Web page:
One in 100: Behind Bars in America 2008


The Largest Prison Population, the Highest Incarceration Rate

The United States incarcerates more people than any country in the world, including the far more populous nation of China.  At the start of the new year, the American penal system held more than 2.3 million adults.  China was second, with 1.5 million people behind bars, and Russia was a distant third with 890,000 inmates, according to the latest available figures.  Beyond the sheer number of inmates, America also is the global leader in the rate at which it incarcerates its citizenry, outpacing nations like South Africa and Iran.  In Germany, 93 people are in prison for every 100,000 adults and children.  In the U.S, the rate is roughly eight times that, or 750 per 100,000.

To produce a fresh portrait of incarceration levels at the start of 2008, Pew conducted a survey of inmate counts from the states and the federal government.  Our finding: the U.S. prison population rose by more than 25,000 inmates in 2007 — a 1.6 percent rate of growth that brought the national prison census to 1,596,127.  Although the 2007 expansion didn’t match the 3.1 percent hike during 2006, the growth tracks projections and continues a pattern of steady expansion that has characterized the U.S. penal system for more than 30 years.

Prison Count Pushes Up

1 in 100 Adults Behind Bars

The consequences of that upward trend are many, but few can rival this: more than 1 in 100 adults is now locked up in America.  With 1,596,127 in state or federal prison custody, and another 723,131 in local jails, the total adult inmate count at the beginning of 2008 stood at 2,319,258.  With the number of adults just shy of 230 million, the actual incarceration rate is 1 in every 99.1 adults.

Who's Behind BarsThat statistic masks far higher incarceration rates by race, age and gender.  A separate analysis of midyear 2006 data from the U.S. Department of Justice shows that for Hispanic and black men, for instance, imprisonment is a far more prevalent reality than it is for white men.  The young, meanwhile, are disproportionately more likely to wind up in prison than their elders.  While one in every 15 black males aged 18 or older is in prison or jail, for black men over 55, the rate is one in 115.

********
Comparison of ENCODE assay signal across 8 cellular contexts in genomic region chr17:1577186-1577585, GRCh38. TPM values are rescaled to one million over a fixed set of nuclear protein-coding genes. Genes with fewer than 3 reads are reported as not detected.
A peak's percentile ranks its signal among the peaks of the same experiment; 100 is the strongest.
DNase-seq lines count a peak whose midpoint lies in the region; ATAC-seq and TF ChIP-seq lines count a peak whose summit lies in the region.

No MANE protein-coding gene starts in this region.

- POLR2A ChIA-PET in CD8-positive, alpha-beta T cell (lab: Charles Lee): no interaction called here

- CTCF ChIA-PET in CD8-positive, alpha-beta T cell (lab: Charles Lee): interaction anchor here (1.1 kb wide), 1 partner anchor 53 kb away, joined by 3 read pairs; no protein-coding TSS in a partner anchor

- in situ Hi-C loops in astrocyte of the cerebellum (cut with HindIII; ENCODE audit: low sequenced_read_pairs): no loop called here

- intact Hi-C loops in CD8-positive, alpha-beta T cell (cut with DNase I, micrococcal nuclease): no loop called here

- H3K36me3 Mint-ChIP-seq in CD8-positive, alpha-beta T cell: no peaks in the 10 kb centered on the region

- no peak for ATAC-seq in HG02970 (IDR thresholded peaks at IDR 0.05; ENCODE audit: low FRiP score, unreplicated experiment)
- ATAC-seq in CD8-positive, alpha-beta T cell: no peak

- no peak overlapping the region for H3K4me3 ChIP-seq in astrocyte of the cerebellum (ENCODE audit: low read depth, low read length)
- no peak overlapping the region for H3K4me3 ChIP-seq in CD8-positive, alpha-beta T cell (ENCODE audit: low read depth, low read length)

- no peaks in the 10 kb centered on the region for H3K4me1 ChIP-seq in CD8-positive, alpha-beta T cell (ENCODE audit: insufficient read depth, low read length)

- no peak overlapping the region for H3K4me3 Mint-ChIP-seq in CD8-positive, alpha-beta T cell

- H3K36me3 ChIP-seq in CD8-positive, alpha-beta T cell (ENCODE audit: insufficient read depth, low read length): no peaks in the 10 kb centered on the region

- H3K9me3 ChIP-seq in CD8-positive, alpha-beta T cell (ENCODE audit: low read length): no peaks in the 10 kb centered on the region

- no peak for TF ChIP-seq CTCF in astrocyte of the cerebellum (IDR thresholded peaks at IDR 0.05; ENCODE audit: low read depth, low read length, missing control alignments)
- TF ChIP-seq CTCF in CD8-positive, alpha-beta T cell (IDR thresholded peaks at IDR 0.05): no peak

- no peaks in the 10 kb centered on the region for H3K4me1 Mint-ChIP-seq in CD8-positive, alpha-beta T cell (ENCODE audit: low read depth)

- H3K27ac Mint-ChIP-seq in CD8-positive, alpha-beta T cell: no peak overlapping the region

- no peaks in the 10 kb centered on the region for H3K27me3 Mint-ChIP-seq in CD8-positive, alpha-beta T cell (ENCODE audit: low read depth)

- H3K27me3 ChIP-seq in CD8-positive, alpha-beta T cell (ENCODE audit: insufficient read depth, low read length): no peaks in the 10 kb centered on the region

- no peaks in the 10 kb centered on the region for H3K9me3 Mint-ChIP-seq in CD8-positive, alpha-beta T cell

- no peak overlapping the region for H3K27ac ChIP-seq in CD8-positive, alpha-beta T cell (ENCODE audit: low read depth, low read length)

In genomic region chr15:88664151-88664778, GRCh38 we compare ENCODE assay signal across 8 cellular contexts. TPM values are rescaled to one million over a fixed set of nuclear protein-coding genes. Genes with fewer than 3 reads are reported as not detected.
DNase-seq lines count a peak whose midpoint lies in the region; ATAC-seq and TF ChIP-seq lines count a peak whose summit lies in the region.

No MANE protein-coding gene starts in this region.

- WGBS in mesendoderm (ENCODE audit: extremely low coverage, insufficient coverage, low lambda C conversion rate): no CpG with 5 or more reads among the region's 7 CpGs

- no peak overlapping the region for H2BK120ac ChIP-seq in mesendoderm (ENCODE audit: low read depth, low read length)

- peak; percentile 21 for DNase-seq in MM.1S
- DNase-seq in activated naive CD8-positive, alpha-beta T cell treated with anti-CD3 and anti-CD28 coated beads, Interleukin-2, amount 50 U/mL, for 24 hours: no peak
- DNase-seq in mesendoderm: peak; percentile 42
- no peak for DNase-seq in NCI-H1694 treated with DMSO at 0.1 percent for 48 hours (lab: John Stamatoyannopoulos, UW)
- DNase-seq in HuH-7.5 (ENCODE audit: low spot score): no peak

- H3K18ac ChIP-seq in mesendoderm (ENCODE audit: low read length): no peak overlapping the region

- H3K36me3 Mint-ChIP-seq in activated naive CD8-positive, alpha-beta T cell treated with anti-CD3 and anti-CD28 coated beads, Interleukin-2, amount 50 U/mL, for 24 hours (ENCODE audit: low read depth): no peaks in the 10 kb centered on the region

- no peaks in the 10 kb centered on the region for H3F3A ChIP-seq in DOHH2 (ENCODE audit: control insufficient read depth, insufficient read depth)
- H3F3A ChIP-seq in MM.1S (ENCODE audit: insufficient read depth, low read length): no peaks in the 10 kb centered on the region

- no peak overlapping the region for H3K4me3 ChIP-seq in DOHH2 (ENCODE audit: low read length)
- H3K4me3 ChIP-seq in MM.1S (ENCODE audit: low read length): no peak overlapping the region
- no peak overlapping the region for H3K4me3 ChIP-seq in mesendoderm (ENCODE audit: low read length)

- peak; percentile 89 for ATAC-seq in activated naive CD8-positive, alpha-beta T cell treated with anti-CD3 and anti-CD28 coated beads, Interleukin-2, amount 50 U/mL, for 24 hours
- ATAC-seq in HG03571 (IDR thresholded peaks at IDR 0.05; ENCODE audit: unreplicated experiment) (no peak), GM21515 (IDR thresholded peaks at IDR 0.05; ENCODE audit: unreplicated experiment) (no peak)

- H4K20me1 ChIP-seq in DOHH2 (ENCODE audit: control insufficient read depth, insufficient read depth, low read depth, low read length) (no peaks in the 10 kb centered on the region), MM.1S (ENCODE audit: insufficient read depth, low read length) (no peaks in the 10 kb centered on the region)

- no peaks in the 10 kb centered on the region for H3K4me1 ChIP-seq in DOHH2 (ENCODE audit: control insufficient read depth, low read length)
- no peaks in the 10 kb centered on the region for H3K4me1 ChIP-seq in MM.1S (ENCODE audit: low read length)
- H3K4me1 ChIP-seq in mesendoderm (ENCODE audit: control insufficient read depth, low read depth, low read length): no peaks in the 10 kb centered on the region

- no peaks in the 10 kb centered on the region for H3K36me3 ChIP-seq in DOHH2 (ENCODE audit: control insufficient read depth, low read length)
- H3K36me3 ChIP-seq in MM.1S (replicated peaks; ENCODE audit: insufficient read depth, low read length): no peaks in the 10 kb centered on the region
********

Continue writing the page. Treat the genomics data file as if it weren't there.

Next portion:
The Costs — High and Climbing Fast

Prisons and jails are “24-7” operations. They require large, highly trained staffs.  Their inhabitants are troubled, aging and generally sicker than people outside prison walls.  Even absent continued growth, the cost of keeping the nation’s lock-ups running safely is staggering.  Total state spending on corrections — including bonds and federal contributions — topped $49 billion last year, up from $12 billion in 1987.  By 2011, continued prison growth is expected to cost states an additional $25 billion.

Twenty Years of Rising Costs

Crowding Out Other Priorities

Year by year, corrections budgets are consuming an ever larger chunk of state general funds, leaving less and less in the pot for other needs.  Collectively, correctional agencies now consume 6.8 percent of state general funds, 2007 data show.  That means one in every 15 dollars in the states’ main pool of discretionary money goes to corrections.  Considering all types of funds, corrections had the second fastest rate of growth in FY 2006.  With a 9.2 percent jump, it trailed transportation but outpaced increases in spending on education and Medicaid.

In 1987, states collectively spent $33 billion of their general funds on higher education.  By 2007, they were spending $72.88 billion, an increase of 121 percent.  Adjusted to 2007 dollars, the increase was 21 percent.  Over the same timeframe, inflation-adjusted corrections spending rose 127 percent, from $10.6 billion ($19.4 billion in 2007 dollars) to more than $44 billion.  Some regional differences were more dramatic.  While inflation-adjusted prison spending rose 61 percent in the Northeast in the last 20 years, higher education spending went the other way, dropping by 5.5 percent. In the West, meanwhile, the number of dollars allocated to prisons skyrocketed by 205 percent.  At the same time, higher education spending rose just 28 percent.

Of Books and Bars

This article is an excerpt from the Pew Center on the States, “One in 100: Behind Bars in America 2008,” 28 February 2008, pp. 5-7, 11-12, 14-15.  Click here to download the full report.  For international comparison, consult International Centre for Prison Studies, King’s College London, “World Prison Brief,” <>.

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